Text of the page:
POLICE have urged anyone who owns a "gel blaster" to surrender it, as they warn of a proliferation of the illegal imitation weapon.
It comes as they warn firearms owners of the importance of safe storage of their guns.
Bendigo District Firearms Officer Leading Senior Constable Mark Wilkinson said anyone who owned a gel blaster should turn it in for destruction, as they were illegal under Victorian law.
Leading Senior Constable Wilkinson said police had seen a growing number of the devices, which are often designed to look like a real firearm.
Imitation firearms are considered prohibited weapons under Victorian law.
Gel blasters use compressed air to fire a projectile.
Leading Senior Constable Wilkinson said police were also calling on firearms owners to make sure they stored their guns securely.
He said firearms thefts were an ongoing issue on rural properties throughout Victoria.
Leading Senior Constable Wilkinson said these were at risk, because criminals went to steal motorbikes or tools, and would notice a gun safe.
"They don't target people to go steal their guns per se. But they get stolen because criminals are criminals," he said.
Leading Senior Constable Wilkinson said any firearms stolen would fall into the hands of criminals, because they had been stolen by criminals.
"The vast majority have been sawn off, cut down, turned into handguns, which crooks use for nefarious purposes," he said.
Leading Senior Constable Wilkinson urged people to take care to prevent gun theft, saying anyone who owned firearms was legally responsible for their safe storage.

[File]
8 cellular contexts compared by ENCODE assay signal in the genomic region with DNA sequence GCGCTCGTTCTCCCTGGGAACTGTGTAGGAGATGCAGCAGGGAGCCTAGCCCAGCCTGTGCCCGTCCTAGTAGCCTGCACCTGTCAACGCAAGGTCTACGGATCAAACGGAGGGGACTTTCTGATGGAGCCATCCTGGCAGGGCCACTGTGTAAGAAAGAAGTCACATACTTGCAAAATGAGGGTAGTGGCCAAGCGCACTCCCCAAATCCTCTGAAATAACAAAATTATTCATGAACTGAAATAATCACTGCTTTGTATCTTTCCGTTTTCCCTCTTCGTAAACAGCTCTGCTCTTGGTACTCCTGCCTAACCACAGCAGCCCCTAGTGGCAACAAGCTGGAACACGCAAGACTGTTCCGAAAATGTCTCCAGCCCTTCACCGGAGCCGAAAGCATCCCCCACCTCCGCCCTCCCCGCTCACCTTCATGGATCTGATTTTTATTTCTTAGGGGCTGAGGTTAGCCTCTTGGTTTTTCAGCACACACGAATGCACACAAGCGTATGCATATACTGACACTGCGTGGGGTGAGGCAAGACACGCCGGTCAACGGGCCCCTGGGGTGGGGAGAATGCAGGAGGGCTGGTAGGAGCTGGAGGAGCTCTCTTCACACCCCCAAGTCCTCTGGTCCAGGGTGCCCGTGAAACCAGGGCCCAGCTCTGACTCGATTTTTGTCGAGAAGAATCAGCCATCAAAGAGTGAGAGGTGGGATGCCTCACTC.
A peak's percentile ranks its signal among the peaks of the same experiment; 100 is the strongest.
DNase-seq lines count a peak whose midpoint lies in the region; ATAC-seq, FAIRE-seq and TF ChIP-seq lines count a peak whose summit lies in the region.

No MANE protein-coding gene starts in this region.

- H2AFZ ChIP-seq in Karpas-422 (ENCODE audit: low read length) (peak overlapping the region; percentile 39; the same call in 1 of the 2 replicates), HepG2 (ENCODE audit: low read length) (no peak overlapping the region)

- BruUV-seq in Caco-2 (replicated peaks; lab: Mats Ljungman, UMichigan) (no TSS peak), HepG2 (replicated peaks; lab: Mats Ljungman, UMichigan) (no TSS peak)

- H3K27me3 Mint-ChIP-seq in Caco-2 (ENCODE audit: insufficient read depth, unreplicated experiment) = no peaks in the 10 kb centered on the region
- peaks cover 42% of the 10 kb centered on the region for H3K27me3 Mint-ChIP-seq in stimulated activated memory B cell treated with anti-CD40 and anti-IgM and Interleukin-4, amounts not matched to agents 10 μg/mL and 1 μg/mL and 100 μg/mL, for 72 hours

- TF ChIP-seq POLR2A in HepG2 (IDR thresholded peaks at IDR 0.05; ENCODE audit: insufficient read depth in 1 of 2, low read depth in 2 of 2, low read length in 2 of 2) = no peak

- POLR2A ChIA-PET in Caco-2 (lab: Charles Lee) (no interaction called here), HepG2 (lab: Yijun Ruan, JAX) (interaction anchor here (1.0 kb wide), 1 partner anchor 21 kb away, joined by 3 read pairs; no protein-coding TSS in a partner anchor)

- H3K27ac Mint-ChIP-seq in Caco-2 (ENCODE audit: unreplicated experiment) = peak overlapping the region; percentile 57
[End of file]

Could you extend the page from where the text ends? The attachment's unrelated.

He said police advocated firearms owners buy a safe, as they were harder to break into than the minimum legal requirement of a hard wood or steel receptacle.
Firearms should also be stored at an occupied premises, rather than a holiday house or rural property, left empty for months on end, he said.
Leading Senior Constable Wilkinson also urged those on rural properties to keep their sheds locked at all times, as they were an easy target for offenders.
Police also advised firearms owners to avoid storing firearms in their vehicle, make sure their safe was out of sight of doors and windows, and make sure they only took them out of the safe immediately before use.
They also urged anyone going away to consider having their firearms stored by a licensed firearms dealer.
Leading Senior Constable Wilkinson said firearms owners largely did the right thing when it came to storage. But he warned they could face fines or prosecution if they were found not to be keeping their firearms properly secured.
Leading Senior Constable said common storage mistakes included keeping keys to the gun safe, or tools which could be used to break into the safe, in the same shed as the firearms were stored. He said officers even found a pair of bolt cutters leaning up against a firearm receptacle in one snap storage inspection.
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